The logical course of action now for the Nabobs of the North is to work with Victoria to wind down this project and remediate the entirety of the damages while developing strategies to ensure that an appropriate package of development funds will be earmarked and distributed to northern communities to ensure that they will be equal participants in whatever prosperity flows from the ongoing business of the whole province. Let’s stop making problems to fix, let’s work to ensure that everyone gets a fair shake in an economy that isn’t run for the benefit of large corporate donors to the party of “free enterprise” (and insults in the legislature).
Along with the revelation that finance minister Bill Morneau had neglected to put his business dealings in a blind trust (and that he wasn’t the only minister to lag on that front by a long shot), the release of the Paradise Papers has a lot of Canadians hopping mad, including some on the opposition benches who, when they were in government, seemed quite content to sign deals with fiscal havens (in French, they are called Paradis Fiscaux, perhaps explaining the moniker Paradise Papers), but who have since developed and honed a sense of outrage that, of course, overlooks their own underhanded behaviour.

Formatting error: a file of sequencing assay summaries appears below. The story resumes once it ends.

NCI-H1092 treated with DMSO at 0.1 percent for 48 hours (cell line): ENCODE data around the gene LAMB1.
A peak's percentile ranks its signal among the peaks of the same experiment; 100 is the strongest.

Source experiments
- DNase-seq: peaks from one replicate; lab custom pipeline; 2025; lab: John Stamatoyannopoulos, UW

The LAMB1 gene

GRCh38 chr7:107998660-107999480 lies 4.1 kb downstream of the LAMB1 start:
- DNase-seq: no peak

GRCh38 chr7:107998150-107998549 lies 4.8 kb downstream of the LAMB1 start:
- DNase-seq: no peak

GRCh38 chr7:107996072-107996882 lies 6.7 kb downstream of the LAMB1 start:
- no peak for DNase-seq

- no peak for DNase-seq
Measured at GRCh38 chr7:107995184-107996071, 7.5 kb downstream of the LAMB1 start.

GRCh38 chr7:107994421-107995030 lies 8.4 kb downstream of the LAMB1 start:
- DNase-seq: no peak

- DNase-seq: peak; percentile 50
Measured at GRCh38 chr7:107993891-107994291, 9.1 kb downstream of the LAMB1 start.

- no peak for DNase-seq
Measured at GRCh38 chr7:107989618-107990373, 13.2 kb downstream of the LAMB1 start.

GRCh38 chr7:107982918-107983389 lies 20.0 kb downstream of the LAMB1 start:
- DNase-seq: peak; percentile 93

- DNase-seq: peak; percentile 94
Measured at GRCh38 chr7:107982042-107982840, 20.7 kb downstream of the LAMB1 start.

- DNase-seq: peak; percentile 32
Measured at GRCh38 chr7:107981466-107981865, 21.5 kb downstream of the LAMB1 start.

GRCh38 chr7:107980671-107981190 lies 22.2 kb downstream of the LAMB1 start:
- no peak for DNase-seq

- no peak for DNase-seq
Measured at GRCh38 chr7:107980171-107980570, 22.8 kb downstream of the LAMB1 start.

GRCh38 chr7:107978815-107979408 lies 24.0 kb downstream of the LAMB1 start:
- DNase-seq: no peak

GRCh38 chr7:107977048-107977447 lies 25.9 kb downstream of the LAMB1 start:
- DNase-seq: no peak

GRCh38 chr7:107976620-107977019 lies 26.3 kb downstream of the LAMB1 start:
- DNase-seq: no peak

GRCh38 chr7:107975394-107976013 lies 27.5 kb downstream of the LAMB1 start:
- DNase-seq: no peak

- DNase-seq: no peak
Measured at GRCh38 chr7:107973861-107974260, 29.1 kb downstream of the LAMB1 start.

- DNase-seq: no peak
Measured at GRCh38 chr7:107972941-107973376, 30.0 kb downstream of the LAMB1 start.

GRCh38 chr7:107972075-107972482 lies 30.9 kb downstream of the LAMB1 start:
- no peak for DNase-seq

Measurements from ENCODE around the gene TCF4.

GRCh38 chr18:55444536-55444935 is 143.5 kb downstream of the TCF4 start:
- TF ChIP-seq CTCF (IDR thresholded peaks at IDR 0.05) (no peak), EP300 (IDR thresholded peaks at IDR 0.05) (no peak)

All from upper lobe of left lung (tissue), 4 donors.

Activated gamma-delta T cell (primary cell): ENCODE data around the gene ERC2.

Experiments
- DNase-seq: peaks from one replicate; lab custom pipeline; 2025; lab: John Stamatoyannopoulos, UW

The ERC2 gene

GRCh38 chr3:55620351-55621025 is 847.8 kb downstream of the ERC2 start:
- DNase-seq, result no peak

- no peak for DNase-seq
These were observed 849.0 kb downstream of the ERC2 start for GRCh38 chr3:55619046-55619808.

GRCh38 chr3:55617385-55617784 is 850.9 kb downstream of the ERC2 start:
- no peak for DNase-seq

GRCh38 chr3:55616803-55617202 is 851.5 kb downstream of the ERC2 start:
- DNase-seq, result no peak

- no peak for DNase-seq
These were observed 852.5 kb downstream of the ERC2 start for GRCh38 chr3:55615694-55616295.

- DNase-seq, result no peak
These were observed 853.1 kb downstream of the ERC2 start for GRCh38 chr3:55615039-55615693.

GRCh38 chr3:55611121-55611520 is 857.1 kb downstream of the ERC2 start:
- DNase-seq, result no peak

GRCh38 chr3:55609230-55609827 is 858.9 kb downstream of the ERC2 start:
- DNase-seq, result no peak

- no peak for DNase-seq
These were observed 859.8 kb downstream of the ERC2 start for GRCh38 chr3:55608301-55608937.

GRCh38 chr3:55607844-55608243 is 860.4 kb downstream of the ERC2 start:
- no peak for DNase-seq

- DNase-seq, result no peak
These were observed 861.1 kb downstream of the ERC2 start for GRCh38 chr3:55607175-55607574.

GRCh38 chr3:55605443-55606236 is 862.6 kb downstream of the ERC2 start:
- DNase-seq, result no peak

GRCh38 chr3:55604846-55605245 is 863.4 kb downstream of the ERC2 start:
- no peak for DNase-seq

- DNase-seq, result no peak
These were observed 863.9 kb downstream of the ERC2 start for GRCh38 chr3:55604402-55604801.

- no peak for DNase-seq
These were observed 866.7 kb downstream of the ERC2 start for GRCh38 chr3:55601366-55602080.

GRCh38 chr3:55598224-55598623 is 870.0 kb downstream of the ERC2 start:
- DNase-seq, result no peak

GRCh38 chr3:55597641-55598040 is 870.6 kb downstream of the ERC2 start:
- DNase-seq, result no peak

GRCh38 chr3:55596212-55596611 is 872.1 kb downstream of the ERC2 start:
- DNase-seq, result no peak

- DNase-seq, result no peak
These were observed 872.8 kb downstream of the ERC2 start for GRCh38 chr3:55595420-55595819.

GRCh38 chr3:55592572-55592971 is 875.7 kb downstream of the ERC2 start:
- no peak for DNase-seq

It can’t be worth a lot of time and resources to investigate this stuff under the current legal and fiscal statutes because, of course, it’s all perfectly legal, and therein lies the rub. This set of laws is like a get-out-of-jail-free card for those who whispered in the legislative ear to get the enabling legislation enacted. So, not a crime, but certainly this all flies in the face of any rhetoric about saving whatever social class other than those who can muster the resources to hire the legal beagles who will set up your off-shore shell companies in which you can shelter the rest of your massive fortune. Likely, this is neither thee nor me.
If you voted for either the current government or the previous government (today’s “opposition”, you are an enabler. If you didn’t vote, you are an enabler. tacit approval being much like an active imprimatur.
Let the louts in Ottawa (Victoria, Edmonton, etc.) know that you want at least a level playing field, legally, fiscally, socially. Do it starting now with a curt note to your MP and MLA, and to the likely candidates of all the opposition parties. Do be rude and bring this up at coffee and at the dinner table, and mention it to the pastor and elders in church this Sunday, as well as to your hockey team and your mother-in-law.